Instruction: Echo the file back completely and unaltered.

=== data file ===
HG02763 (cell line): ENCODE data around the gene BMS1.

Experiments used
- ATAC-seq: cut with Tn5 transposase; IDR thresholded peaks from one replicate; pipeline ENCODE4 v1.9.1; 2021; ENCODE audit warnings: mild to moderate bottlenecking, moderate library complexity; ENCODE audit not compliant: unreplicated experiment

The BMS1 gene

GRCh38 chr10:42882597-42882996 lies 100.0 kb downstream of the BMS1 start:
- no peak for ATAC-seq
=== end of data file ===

HG02763 (cell line): ENCODE data around the gene BMS1.

Experiments used
- ATAC-seq: cut with Tn5 transposase; IDR thresholded peaks from one replicate; pipeline ENCODE4 v1.9.1; 2021; ENCODE audit warnings: mild to moderate bottlenecking, moderate library complexity; ENCODE audit not compliant: unreplicated experiment

The BMS1 gene

GRCh38 chr10:42882597-42882996 lies 100.0 kb downstream of the BMS1 start:
- no peak for ATAC-seq